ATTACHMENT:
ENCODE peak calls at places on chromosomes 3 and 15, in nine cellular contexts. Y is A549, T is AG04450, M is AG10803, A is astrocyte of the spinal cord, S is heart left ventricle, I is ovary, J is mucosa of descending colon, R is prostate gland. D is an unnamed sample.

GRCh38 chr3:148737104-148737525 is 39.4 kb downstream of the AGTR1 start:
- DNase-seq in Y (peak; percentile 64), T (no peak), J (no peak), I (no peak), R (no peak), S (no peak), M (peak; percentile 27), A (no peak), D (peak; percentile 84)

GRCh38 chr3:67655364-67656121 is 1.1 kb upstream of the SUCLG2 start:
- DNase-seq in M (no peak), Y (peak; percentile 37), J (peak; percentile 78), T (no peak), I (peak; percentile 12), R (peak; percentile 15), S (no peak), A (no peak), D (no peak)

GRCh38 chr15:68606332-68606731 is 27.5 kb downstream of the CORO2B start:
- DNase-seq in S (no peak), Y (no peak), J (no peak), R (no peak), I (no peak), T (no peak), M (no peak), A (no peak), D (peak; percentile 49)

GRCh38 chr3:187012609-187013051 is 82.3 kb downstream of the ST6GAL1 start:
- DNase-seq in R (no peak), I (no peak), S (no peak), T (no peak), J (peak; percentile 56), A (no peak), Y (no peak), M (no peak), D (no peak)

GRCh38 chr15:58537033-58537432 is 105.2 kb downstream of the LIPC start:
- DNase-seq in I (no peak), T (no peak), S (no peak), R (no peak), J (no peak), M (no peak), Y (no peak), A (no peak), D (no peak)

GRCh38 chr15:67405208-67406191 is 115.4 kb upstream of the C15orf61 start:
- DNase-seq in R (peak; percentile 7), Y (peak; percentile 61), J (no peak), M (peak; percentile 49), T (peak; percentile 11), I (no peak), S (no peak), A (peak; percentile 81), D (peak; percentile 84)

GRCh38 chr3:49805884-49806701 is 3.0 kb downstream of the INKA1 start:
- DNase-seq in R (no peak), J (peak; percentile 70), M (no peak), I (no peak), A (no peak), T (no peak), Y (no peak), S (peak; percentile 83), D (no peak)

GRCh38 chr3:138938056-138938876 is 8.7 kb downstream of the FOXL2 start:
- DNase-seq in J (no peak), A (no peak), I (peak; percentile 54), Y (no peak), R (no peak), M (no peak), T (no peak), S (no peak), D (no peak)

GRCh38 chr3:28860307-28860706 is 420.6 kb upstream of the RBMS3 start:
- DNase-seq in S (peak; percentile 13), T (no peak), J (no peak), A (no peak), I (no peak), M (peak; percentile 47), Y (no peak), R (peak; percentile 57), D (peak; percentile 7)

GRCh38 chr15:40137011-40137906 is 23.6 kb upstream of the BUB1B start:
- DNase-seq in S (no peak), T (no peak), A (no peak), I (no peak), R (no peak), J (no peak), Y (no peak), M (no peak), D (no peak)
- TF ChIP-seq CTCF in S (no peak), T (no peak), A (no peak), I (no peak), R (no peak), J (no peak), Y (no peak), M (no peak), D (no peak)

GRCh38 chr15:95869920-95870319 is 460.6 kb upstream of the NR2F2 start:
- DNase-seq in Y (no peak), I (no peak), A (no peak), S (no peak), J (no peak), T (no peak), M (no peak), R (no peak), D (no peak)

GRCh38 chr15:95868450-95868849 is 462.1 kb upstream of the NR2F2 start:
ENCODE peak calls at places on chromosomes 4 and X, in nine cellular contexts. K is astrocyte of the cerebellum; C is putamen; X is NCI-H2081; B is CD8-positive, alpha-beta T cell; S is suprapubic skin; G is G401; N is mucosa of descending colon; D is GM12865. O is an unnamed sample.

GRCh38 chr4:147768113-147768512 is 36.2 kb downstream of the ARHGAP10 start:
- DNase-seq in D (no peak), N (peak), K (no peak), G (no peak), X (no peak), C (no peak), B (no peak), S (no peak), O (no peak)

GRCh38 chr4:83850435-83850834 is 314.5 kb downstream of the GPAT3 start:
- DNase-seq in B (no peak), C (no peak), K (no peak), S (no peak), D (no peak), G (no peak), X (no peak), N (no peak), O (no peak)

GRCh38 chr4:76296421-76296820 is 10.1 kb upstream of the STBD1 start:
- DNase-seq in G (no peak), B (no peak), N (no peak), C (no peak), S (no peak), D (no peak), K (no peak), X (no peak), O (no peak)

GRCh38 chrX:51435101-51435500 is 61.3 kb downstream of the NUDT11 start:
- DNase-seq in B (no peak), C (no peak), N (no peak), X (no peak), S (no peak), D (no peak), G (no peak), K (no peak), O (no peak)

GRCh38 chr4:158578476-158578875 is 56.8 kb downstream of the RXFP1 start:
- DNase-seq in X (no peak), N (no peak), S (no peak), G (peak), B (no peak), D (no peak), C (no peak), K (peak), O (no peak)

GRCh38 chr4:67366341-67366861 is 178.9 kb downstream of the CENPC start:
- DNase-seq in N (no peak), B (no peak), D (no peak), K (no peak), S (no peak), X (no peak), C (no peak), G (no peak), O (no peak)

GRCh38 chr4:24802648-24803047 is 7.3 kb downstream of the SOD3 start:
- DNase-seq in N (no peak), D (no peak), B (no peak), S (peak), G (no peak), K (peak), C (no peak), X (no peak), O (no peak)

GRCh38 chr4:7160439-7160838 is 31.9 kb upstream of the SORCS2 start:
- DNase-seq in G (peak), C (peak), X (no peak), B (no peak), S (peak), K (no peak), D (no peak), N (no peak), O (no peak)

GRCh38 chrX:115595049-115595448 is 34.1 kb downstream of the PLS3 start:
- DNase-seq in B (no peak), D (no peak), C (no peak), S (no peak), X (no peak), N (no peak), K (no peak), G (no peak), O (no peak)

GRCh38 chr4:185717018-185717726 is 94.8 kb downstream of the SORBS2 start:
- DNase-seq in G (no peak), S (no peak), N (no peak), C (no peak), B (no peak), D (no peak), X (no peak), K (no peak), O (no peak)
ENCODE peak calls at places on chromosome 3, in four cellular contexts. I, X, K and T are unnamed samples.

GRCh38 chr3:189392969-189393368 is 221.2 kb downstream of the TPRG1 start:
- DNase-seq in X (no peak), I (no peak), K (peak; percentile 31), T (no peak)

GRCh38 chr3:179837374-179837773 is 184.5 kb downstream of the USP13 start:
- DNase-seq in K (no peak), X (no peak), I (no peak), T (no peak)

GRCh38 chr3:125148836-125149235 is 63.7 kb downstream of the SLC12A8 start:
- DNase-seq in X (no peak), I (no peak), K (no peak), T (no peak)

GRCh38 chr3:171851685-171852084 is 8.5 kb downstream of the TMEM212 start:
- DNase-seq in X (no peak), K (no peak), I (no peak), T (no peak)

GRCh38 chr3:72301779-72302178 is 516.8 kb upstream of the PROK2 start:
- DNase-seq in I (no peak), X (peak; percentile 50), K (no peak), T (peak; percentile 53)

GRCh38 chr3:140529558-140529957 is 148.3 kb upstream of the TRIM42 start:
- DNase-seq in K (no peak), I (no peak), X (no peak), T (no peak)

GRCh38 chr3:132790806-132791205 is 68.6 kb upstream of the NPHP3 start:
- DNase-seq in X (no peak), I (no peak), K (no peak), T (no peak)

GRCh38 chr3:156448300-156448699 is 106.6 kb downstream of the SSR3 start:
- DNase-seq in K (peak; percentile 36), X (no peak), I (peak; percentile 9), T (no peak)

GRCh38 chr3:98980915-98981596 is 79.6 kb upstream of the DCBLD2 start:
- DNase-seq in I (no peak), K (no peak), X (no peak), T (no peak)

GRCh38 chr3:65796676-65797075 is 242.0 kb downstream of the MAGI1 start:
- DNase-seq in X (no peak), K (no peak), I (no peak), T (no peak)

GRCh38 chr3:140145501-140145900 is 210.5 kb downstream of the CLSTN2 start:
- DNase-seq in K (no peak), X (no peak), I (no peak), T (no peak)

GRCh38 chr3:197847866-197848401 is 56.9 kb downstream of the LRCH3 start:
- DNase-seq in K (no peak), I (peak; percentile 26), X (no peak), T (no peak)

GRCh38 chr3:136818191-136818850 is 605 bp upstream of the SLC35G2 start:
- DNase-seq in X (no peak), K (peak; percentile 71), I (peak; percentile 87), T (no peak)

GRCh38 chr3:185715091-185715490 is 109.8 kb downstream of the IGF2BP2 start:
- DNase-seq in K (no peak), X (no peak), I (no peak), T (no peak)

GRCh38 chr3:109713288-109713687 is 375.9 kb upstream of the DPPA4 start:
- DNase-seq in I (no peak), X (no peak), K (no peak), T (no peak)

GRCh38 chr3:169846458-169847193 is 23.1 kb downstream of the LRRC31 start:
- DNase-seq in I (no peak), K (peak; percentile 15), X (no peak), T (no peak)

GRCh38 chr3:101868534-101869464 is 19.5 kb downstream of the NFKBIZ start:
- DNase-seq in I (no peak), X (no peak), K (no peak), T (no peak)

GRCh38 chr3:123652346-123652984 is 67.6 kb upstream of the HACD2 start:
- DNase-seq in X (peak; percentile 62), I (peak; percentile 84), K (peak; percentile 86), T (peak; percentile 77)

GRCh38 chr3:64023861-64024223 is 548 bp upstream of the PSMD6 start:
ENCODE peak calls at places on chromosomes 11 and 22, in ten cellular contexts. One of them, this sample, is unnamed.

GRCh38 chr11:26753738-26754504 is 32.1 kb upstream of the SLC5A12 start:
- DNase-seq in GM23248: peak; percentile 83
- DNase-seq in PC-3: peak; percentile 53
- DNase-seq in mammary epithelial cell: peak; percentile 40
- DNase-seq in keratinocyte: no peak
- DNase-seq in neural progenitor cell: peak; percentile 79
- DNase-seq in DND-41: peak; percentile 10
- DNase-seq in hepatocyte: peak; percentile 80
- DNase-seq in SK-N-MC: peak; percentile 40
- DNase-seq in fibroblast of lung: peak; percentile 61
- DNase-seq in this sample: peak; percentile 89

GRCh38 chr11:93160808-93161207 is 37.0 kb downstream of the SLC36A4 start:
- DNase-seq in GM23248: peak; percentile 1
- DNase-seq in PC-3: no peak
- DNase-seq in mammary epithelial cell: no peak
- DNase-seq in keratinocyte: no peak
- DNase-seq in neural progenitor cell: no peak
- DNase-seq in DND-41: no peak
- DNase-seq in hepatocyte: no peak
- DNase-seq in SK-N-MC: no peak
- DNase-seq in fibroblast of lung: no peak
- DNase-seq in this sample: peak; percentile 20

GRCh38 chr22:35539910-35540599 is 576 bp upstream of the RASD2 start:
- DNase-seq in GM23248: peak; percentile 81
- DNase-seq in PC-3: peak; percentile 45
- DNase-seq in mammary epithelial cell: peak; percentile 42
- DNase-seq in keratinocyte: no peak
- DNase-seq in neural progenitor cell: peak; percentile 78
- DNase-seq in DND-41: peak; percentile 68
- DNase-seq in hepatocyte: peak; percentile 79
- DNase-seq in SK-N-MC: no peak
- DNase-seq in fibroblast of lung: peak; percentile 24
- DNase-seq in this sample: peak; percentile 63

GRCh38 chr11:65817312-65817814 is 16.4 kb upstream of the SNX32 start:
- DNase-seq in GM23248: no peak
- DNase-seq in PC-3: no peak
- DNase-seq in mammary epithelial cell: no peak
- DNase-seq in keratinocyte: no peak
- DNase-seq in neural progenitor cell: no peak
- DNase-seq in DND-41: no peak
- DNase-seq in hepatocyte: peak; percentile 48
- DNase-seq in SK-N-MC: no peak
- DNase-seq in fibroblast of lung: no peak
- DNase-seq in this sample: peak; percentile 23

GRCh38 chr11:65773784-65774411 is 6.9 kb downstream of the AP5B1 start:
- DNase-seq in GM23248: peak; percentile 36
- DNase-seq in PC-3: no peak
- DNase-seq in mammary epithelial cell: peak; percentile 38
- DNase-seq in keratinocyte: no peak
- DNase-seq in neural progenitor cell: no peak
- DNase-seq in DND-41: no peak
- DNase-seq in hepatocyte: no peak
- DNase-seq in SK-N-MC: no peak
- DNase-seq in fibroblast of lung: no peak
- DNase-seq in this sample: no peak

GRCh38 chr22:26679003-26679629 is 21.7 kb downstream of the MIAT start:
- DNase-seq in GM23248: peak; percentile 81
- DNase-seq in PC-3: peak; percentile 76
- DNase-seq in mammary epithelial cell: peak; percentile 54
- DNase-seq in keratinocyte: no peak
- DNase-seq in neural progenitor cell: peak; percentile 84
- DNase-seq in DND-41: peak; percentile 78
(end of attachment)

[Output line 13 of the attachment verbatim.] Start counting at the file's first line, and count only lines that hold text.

- DNase-seq in R (peak; percentile 7), Y (peak; percentile 61), J (no peak), M (peak; percentile 49), T (peak; percentile 11), I (no peak), S (no peak), A (peak; percentile 81), D (peak; percentile 84)